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Re: Cycling

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Phytotron wrote:Still have a lot of people with manual trannies in the Netherlands? Actually, I think I knew that about Europe. But, using parking brakes on inclines, too? I've driven a clutch almost my entire life, but never had to employ the parking/emergency brake to prevent (meaningful) rollback on a hill. Some really underpowered cars or inexperienced drivers. Slip that clutch!
Manual transmissions are ubiquitous. Automatic is available as a luxury, but clearly not all that popular. Why have it? Just another instance of divergent would-be common sense.

Actually I don't know about the parking brake. There are too few inclines to tell, let alone steep ones. Which does mean people would be inexperienced if they came across one. ;)
Phytotron wrote:Yeah, that's why I went back and made the note about hills. It ain't exactly San Fran, but there's a reason why several areas of this city have "Hill(s)" or "Knob(s)" in the name, and that the area in which we live is called the Highlands. Both rolling hills—including large ones entailing smaller rollers—and steep inclines with plateaus/valleys abound. In the broader city (which now includes the entirety of the county) there are some large flatter areas, too. Rather varied topography here. But the areas of the city we frequent are almost exclusively hilly. Keeps ya fit.

If you're at all interested, here's a nifty forum post about Louisville's topography and history of development around it, though photos included don't really demonstrate the hilliness: Louisville Explainer I: The Landscape (lotsa maps, for geography geeks only)
I see, although it doesn't mean much to me. It's hard to imagine what it's truly like when all you really know is this flat monotony. Maybe I should explore other countries some more.

Re standing up, I think I do nearly do it quite often. Just about enough power to lift up from my seat, but otherwise maintaining a sitting position. That feels like enough somehow. It certainly is when I ride with others (typical people, not sportspeople). They will stand up and I will complain about having nothing to do, remaining firmly seated a little ahead of them. Although obviously, if you start from the ground (and do it correctly: not having your saddle too low or starting like your bike is a kick scooter) you will be standing on the pedals. I mean from the ground as in not holding a pole while remaining seated. That would account for an initial burst of rapid acceleration.
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Re: Cycling

Post by Phytotron »

That's a really stupid bike, though.
That's a really stupid bike, though.
The best way to stay safe while biking is to stay visible to those you share the road with. And while concepts for laser-based systems that create a highly visible virtual lane around your bike have existed for years and years, they’re finally real (and cheap!) now.

A Korean company called Slancio makes this rear safety light that includes a requisite set of flashing red LEDs, but also a pair of lasers that produce a thin set of lines on the road on either side of your bike. Not only do they add to your visibility at night, they also create a safe space around your bicycle that most drivers and other riders will subconsciously stay clear of. It’s a brilliant idea that’s made all the more amazing with a $20 price tag that makes these a no-brainer upgrade for your ride.

You can purchase this product here.

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Re: Cycling

Post by Z-Man »

Aww, too bad such systems are illegal here. Probably. I didn't bother to check, but... yeah, lasers.
Scratch that. Good that such systems are illegal here, considering how many idiots blind you because their front lights are set to shine too high.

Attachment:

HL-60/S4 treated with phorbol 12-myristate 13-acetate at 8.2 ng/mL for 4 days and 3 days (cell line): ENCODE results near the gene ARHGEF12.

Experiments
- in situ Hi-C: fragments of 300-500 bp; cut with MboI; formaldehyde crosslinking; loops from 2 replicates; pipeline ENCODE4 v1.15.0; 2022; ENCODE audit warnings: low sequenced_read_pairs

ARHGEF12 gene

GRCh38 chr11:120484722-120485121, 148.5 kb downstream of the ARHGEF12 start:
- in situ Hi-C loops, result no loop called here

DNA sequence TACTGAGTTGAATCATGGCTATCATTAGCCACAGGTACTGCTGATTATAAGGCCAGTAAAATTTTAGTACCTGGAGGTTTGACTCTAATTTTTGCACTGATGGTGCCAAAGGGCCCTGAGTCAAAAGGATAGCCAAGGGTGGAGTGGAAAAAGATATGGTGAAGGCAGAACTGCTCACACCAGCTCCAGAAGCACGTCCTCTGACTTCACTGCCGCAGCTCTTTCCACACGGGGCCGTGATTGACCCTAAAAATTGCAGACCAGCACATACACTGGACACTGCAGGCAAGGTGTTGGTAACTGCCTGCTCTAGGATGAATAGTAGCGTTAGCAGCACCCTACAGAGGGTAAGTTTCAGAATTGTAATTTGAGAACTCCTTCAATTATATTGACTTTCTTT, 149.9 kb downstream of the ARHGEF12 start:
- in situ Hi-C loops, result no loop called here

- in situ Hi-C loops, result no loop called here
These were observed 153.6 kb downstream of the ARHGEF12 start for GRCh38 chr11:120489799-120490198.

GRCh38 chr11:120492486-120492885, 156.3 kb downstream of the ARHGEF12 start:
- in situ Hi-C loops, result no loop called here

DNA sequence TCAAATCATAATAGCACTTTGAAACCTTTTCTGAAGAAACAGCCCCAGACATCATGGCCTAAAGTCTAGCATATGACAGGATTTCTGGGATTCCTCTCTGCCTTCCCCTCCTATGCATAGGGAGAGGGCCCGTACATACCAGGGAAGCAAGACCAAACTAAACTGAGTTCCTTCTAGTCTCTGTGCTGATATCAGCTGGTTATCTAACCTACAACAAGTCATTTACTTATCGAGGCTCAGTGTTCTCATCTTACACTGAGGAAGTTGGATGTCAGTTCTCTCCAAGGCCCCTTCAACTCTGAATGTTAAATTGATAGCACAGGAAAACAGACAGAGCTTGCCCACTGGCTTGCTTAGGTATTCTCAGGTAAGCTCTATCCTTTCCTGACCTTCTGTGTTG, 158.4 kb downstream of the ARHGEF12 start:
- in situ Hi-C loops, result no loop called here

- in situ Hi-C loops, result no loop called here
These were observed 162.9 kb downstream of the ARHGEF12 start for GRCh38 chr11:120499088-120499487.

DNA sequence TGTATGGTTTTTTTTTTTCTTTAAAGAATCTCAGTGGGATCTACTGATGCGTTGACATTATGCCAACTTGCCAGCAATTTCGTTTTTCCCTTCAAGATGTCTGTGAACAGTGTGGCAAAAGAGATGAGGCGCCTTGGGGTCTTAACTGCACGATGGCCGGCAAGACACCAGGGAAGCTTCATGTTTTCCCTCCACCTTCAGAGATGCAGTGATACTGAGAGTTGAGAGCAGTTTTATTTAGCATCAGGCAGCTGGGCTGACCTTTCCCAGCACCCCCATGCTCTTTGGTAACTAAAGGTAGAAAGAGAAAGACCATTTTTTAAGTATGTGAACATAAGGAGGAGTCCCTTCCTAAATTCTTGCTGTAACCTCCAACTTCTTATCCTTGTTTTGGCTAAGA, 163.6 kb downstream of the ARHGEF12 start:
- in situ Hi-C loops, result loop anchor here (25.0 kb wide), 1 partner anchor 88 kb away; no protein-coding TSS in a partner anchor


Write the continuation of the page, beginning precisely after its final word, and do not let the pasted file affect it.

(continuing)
And that's not a stupid bike. It looks like it's one of those that fold down to the size of a small suitcase. Those things are really handy for bike-train-bike-commuters.

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Re: Cycling

Post by Jonathan »

Yup, folding bike.

The laser lane would probably be illegal over here. The law is very strict on the lighting a bike should have (although it's subject to change, as with indicator lights being allowed now), and something else may apply because of the lasers. No more than this and that, and no flashing. Which I think is generally a good thing where bikes are mainstream, making them instantly recognizable. But then the roads are full of ninjas who get away with not using lights at all. The converse is true for car drivers on dark roads, who love to blind you with their high beams (not as many, but you're bound to encounter a few). Also not allowed. Ugh!

I was wondering if you can't just mount a barcode scanner or two on your bike?
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Re: Cycling

Post by Phytotron »

I didn't even think of the legality of the lasers. No idea how they would fly over here, and I'm sure it would vary from one locale to the next. Are you allowed to use laser pens to play with kitty cats?
fold-up bike
Ah yeah, could be, and if so, retracted. But it's also a style, like those made by Moulton. They have their proponents, too, of course.

Speaking of fold-ups, reminds me of those those designated driver companies that will drive you home in your own car, driving themselves around on folding scooters they stow in your trunk. We have one here called CityScoot.

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Re: Cycling

Post by Lucifer »

As far as I know, those lights are legal in the US.

Also, the group that does the scooter thing in Austin is a non-profit, I think. It's volunteers that do the work.
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Re: Cycling

Post by Z-Man »

Phytotron wrote:Are you allowed to use laser pens to play with kitty cats?
I suppose so. It's also probably legal to mount those laser lights on your bike, legal to turn them on while you are on private property, legal to drive around in public with them turned off. You just can't have them turned on while riding on public roads, because precisely at that point, the wrong lights can turn into a public hazard. For road use, we have an "illegal unless explicitly specified otherwise" system.

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Re: Cycling

Post by Jonathan »

That would also apply here.